It was a busy week for me last week in the big smoke shopping for the fall line of clothes for both Stuff & Nonsense and our new store, Twang & Pearl. Though I enjoy the smorgasbord of restaurants, the abundant window-shopping inspiration, and the urban anonymity afforded even in the most bustling cafe, the city truly exhausts the crap out of me. (Sorry for saying crap, but really, it just does). I grew up in Vancouver, but have been gone from it long enough that my familiars no longer give me the sweet nostalgic pangs they used to after I first moved to the ‘country’. Instead, my nostalgia pangs have been replaced by headache tweaks, and the simple act of getting from A to B had me sincerely longing for my white mischief fueled days on Varkala Beach. Therefore, I didn’t hesitate to accept a dear friend’s invite to tag on a visit with her to Whistler for a little spa indulgence.
I’ve been meaning to try the Scandinave Spa and it definitely lived up to its enthusiastic referrals. We didn’t have time for a treatment but experiencing the Scandinavian baths left me more rejuvenated and energetic than I’ve felt in months. The design of the outdoor baths harmonizes with the landscape organically as you hop from hot (eucalyptus steam room, cedar sauna, or whirlpools) to cold (plunge pools or a outdoor showers) to rest (loungers by an outdoor fire pit or lovely even-temperature sanctuary rooms with big picture windows showing off mountain vistas that few places in the world can compete with). The only thing that would make the Scandanavian Spa at Whistler better would be if it relocated to Salt Spring Island.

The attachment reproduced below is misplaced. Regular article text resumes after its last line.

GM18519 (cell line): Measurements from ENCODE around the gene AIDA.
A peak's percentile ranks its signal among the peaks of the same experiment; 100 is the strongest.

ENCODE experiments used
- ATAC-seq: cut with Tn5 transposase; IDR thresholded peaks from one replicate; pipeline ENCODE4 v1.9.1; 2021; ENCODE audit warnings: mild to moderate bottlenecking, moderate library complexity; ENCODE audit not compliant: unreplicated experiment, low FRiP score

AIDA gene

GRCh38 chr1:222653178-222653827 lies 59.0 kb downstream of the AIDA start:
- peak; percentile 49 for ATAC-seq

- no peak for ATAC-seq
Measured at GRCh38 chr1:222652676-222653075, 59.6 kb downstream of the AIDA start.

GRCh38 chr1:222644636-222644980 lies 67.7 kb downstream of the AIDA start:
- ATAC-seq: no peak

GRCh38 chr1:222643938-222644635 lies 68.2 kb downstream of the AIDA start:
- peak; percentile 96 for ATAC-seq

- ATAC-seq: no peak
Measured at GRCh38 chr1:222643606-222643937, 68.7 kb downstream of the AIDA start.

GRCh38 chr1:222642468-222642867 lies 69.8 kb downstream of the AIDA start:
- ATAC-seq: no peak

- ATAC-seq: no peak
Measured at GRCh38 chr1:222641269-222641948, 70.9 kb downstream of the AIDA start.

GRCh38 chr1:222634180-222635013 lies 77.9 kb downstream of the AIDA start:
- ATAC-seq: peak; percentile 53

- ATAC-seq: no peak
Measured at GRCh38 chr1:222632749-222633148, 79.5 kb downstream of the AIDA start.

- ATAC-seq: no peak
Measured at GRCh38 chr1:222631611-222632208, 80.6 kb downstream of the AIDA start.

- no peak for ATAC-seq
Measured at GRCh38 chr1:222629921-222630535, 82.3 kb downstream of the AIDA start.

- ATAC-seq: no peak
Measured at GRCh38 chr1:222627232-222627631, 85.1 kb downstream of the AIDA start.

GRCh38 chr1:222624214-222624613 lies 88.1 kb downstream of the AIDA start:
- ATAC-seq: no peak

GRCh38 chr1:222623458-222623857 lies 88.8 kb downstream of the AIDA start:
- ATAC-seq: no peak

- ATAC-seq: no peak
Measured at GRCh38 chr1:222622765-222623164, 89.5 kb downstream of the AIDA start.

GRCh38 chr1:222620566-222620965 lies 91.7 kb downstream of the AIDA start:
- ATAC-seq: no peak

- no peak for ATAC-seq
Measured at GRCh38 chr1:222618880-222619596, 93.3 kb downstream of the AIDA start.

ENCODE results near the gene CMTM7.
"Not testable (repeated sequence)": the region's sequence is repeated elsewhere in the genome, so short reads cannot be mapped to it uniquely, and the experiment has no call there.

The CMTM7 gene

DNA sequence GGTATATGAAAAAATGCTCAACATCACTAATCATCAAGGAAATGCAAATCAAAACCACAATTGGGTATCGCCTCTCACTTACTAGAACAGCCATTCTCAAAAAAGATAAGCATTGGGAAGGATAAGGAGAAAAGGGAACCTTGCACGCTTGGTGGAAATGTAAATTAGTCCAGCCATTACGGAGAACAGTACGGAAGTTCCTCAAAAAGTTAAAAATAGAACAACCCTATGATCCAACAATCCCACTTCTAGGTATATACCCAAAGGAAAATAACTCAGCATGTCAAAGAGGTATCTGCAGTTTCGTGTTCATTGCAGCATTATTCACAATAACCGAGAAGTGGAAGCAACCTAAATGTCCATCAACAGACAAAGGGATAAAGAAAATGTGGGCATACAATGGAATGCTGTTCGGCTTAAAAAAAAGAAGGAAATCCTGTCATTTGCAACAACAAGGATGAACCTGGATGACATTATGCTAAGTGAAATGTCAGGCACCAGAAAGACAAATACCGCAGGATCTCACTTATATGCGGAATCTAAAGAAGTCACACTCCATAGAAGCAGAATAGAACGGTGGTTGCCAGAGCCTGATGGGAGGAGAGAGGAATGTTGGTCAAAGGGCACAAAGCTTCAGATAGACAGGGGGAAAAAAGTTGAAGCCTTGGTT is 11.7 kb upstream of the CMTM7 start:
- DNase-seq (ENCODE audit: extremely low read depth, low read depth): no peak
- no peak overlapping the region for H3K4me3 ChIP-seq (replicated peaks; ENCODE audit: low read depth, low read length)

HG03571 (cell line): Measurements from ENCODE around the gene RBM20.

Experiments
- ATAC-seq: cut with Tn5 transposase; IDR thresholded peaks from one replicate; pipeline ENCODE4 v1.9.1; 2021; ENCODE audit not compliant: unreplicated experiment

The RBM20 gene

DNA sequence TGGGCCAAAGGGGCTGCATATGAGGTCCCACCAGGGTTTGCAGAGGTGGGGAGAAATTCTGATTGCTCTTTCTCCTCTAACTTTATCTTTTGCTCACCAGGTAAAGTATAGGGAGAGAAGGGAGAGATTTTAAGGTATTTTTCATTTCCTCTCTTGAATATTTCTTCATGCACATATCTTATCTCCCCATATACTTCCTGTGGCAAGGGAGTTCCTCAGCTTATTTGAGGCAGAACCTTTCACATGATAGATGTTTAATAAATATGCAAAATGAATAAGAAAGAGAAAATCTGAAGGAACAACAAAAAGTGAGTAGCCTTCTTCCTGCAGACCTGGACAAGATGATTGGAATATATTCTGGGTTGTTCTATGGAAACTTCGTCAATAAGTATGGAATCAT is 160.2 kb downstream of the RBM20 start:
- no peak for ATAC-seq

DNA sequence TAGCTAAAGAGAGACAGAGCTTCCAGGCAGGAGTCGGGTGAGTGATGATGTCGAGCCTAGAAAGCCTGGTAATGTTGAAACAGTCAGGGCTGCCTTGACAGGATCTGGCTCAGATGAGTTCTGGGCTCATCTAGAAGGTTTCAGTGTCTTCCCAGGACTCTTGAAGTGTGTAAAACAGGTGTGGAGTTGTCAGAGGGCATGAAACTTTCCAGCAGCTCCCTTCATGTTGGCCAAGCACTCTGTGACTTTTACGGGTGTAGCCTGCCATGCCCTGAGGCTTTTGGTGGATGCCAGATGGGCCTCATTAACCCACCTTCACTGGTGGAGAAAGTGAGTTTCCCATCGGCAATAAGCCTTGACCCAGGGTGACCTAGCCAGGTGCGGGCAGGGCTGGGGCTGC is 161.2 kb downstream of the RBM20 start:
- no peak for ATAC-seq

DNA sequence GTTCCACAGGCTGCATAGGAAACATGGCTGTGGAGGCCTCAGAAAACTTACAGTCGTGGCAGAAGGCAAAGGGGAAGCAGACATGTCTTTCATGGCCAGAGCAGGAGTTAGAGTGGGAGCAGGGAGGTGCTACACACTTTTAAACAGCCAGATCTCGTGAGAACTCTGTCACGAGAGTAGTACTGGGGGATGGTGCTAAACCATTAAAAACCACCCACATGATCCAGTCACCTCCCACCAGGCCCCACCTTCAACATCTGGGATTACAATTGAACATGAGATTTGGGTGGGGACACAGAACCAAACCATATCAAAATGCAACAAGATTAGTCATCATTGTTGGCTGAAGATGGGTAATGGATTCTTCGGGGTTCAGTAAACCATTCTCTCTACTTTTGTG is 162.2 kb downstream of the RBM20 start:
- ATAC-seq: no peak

Alas not all ‘spas’ are created equal, and as destinations all over the world are jumping on the big spa business bandwagon, it can sometimes be a tricky world to navigate out there. Here’s a list of 5 lessons I’ve learned while spa hopping around SE Asia to help other aspiring ‘spa whores’ everywhere. And speaking of spa whores …
Lesson #1 learned in Ubud, Bali: When you get a recommendation from a self-ascribed ‘spa whore’, spend the big bucks. It will be worth it. One afternoon while hanging out at ‘Naughty Nuris’, an expat-saturated street side restaurant in Ubud, serving up some mean BBQ and a truly wicked fall-down-drunk-after-one martini, we struck up a conversation with a clearly relaxed and happy Aussie who proclaimed to have tried every spa in town. She heartily recommended not only her favourite spa, but also the best treatment with a particular practitioner. On the way home I booked myself in for the following day. It remains one of the most delightful (albeit a tad pricey for SE Asia ~ around $50 for one and a half hours) spa treatments I’ve ever had, with a lovely jungle view, and a soothing real time jungle-chirping soundtrack (with which no North American spa background relaxation music could possibly compete). Happily sedated, I noticed the Aussie from Naughty Nuri’s on my way out getting a foot massage. She saluted me with a knowing insiders smile, which I enthusiastically returned.